We are living in interesting times. With the threat of getting sick from Covid-19, which is enough to cause anxiety, we are also isolating and restricting our movements. I’ve noticed an upsurge on views on my post on exercise and mental health so I thought I would look into a related topic: music and anxiety.
I’m very fortunate that I play instruments and I have been playing over my lunch break almost every day since I moved my office home. I notice that for the time I’m playing I’m not stressing out over what’s going on in the world. Nothing is sending alerts to me telling me how bad things are and I’m not, for those moments, working on projects to help people deal with the sudden changes to their work situations. Sadly, I didn’t find any research that investigated music creation and mental health or anxiety. My guess is that part of this is a convenience of accessing a sample since we very rarely have people who are stressed who also play instruments and are in locations where they can play those instruments, but perhaps someone out there is looking for a research topic. I bet you could get others like me who are musicians amateur or professional who are using music to help handle the current situation.
I have also been listening to a lot of music; I’m thrilled with how many people and organizations have put music online specifically to help people through this time and still share their incredible talents and hard work. I’ve included a few links to ones below, of course depending on when you read this they may be out of date. The mental health impacts of listening to music have been studied. A lot of the research relates to patients, so people with things like cardiac (heart) issues and cancer. Again, perhaps an opportunity here to study a wider population?
Stuckey and Nobel (2010) completed a review of literature connecting various creative arts on public health. According to this review, music is actually the best studied of the different creative arts (the others were visual arts therapy, movement-based creative expression, and expressive writing). What was interesting to me about this was that it goes back to my questions about music making and listening to music. The other creative arts studied involved the participants doing the art themselves, whereas music was the listening to. To me, these aren’t quite the same but it’s still interesting. I’m going to focus just on the music part of their review.
One of the main areas has been using music to control the chronic pain of cancer. Studies found multiple benefits including a increased sense of control, promotion of wellness and healthy aspects of patient’s lives, decreased pain, increased immunity (presumably because of the next item), decreased anxiety (less stress hormones results in improved immunity), and reductions in both psychological and physical symptoms. Stuckey and Nobel do not detail how these factors were measured in these studies.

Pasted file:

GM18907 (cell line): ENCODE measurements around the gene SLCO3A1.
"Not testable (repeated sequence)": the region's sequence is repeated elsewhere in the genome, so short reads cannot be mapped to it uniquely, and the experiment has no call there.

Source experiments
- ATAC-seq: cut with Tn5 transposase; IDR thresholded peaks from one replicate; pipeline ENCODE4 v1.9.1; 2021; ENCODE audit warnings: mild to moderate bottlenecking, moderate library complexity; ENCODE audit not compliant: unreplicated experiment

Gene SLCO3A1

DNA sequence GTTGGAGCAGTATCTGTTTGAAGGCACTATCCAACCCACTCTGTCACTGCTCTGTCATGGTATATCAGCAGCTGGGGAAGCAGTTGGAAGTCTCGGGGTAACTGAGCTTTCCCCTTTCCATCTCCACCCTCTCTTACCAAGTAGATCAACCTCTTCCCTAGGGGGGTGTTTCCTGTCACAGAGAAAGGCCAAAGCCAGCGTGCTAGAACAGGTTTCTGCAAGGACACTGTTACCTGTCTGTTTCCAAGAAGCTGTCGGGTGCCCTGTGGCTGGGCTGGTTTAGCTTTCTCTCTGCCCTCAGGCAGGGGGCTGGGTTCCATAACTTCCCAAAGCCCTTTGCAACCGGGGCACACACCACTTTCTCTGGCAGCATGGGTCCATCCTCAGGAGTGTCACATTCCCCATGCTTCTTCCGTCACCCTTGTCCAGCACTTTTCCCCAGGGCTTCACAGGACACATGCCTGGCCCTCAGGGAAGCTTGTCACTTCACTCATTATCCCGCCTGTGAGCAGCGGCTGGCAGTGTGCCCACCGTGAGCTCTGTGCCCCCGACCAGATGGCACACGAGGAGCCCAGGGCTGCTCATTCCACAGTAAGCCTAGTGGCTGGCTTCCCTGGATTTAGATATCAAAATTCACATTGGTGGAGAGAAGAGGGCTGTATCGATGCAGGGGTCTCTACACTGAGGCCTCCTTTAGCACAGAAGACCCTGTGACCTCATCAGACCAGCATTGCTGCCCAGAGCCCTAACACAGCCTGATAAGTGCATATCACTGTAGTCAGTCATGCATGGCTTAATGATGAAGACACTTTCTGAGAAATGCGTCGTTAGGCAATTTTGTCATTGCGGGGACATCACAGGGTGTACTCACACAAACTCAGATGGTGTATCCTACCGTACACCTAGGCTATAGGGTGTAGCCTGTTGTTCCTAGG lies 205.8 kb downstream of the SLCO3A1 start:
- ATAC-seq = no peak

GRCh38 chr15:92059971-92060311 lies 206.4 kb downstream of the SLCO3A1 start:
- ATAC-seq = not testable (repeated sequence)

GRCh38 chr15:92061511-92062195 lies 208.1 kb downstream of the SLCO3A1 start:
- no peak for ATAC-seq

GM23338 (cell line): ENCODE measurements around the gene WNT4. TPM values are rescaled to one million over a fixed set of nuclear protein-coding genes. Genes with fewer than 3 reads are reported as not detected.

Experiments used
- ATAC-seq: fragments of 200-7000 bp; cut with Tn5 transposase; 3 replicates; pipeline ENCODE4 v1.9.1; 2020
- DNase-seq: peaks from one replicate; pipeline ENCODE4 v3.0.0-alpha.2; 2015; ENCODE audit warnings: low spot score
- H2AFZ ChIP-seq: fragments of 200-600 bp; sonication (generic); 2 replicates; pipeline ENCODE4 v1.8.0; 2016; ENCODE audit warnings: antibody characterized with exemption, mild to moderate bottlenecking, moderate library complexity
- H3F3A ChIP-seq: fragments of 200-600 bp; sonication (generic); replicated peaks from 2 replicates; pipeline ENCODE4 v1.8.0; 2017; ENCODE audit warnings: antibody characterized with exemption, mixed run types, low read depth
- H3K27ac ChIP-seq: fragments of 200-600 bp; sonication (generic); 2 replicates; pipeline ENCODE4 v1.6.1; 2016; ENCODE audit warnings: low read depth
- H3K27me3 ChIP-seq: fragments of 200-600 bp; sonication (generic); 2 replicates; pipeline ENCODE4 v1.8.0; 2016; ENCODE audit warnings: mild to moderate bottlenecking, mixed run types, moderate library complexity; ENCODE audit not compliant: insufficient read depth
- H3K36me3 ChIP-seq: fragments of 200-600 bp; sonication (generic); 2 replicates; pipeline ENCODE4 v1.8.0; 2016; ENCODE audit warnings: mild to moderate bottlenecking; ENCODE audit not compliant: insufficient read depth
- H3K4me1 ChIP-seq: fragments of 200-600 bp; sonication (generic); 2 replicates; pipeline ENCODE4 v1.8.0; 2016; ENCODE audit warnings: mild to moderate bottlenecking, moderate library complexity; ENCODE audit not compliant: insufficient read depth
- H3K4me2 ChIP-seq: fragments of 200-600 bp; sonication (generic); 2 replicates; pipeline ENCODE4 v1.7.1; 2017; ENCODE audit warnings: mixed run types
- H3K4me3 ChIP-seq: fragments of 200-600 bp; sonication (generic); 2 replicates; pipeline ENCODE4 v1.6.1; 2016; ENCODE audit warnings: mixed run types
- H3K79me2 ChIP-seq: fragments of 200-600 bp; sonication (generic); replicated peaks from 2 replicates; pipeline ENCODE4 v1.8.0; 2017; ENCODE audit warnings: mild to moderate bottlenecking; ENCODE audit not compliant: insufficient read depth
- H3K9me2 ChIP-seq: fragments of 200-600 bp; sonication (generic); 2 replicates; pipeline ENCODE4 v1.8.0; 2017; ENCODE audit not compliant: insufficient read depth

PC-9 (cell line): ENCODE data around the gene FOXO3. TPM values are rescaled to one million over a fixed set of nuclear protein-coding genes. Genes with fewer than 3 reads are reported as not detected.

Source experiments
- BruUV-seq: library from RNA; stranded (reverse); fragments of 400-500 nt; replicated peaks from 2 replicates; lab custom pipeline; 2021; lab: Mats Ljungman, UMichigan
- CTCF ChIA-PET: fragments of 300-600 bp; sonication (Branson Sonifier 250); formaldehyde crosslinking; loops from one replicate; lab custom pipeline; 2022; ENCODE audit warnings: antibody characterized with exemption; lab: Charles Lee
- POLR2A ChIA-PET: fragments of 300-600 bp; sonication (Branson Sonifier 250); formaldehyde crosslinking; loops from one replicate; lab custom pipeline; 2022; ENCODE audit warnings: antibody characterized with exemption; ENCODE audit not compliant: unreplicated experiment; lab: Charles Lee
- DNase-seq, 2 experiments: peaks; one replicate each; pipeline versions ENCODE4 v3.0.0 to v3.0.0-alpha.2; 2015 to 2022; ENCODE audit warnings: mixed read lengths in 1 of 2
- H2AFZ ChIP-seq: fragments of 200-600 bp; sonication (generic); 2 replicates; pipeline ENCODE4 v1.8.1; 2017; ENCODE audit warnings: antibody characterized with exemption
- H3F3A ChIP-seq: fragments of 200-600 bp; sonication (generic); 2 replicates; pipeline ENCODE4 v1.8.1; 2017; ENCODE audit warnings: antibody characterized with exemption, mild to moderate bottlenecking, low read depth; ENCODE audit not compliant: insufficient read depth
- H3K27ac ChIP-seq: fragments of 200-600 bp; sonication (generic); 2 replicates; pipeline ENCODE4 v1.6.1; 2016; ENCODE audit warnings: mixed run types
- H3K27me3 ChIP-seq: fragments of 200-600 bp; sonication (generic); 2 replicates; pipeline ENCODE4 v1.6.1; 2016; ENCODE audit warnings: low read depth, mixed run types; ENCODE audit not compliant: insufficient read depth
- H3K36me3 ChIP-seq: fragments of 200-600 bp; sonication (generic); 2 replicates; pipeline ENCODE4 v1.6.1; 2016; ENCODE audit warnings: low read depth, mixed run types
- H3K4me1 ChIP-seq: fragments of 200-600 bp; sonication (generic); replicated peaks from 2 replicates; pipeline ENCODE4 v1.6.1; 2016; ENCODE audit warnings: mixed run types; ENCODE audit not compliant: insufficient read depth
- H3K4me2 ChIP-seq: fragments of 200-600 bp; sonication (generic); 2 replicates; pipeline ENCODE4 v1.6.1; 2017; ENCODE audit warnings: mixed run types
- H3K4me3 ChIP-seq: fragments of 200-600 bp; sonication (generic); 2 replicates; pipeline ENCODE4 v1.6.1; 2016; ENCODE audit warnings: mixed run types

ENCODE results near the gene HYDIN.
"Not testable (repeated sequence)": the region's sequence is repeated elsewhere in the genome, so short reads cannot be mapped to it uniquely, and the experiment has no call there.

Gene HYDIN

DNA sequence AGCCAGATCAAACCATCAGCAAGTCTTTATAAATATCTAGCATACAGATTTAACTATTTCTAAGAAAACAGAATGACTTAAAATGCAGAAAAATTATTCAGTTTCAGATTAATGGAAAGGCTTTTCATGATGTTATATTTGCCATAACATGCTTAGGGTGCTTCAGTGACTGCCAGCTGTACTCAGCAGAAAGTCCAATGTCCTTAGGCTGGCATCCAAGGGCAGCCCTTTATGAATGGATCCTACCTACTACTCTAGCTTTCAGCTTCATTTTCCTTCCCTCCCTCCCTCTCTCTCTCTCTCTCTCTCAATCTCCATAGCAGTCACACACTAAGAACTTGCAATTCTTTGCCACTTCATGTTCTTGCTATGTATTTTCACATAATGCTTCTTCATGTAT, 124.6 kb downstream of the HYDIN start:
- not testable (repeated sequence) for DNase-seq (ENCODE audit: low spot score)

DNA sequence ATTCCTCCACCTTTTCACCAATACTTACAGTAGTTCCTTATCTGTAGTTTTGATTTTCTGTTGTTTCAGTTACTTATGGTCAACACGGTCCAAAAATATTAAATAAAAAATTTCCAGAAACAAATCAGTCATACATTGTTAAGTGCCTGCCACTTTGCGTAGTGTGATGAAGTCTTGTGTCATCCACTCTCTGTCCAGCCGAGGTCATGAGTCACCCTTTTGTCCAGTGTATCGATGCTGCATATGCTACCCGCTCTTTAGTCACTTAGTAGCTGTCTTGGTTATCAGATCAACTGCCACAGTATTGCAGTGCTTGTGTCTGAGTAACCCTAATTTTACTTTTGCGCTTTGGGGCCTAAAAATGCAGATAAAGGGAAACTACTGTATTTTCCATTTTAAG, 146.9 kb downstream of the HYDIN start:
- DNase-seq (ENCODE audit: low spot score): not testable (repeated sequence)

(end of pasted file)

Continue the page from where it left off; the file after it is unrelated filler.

In relation to coronary care, researchers measured both patient reports and physical responses and found that music therapy resulted in decreased heart rates and increased peripheral temperatures (the temperature of your limbs tends to decrease when the heart is having issues). In another study with coronary heart disease patients listening to music decreased heart rate and respiratory rate, decreased oxygen demand, and reduced anxiety. Finally, a third group found that cortisol levels (one of the stress hormones) was decreased by listening to music.
I’ve been listening to a lot of classical music while in social isolation. While I enjoy classical music, it isn’t typically my go to during a normal workday. I’m much more likely to listen to either big band or heavy metal, with some random movie music thrown in. So I’m intrigued whether the type of music has an impact on how you respond. I couldn’t find any papers that considered this but I did find that Bringman, Giesecke, Thorne, and Bringman (2009) who studied the effects of “relaxing music” before surgery as an alternative to anti-anxiety medications cited a few studies that indicated that relaxing music should mimic the heart rate at rest and should be instrumental only. I don’t think that the classical I’ve been listening to meets the first criteria but most of it does meet the instrumental one. I’m not sure that is why I’ve been choosing it though. In all honesty, the fact that my mum keeps sending me links to various streaming classical music things might be the bigger influence :). However, Bringman et al’s research was still interesting as they found that the group that listened to music had a significantly greater drop in anxiety compared to the medication they examined. Having had multiple surgeries and who knows what drugs pumped into me for each one I would much rather replace any of them with some music.
So, what’s the verdict? Well, there is definitely room for more research on music and anxiety in the general population, but based on the research that has been done there is support for taking a few minutes out of your day to listen to some music and perhaps forget about the raging pandemic, if only for a short time.
Berliner Philharmoniker Digital Concert Hall is currently making all of their online concerts, and there are a lot of them, and other content free for 30 days.
Musician Daniel Hope is doing an Arte concert series called Hope@Home where he plays with various other musicians (maintaining social distance) from his living room.
The Edmonton Symphony Orchestra has done one live streamed event so far, although I’m hoping for more as this is my hometown symphony. You can find their event from their Facebook page.
The Melbourne Symphony Orchestra is posting some of their past events on YouTube.
And if you need a good laugh, the comedic music group The Arrogant Worms posted the Last Roll a song about the hording of toilet paper.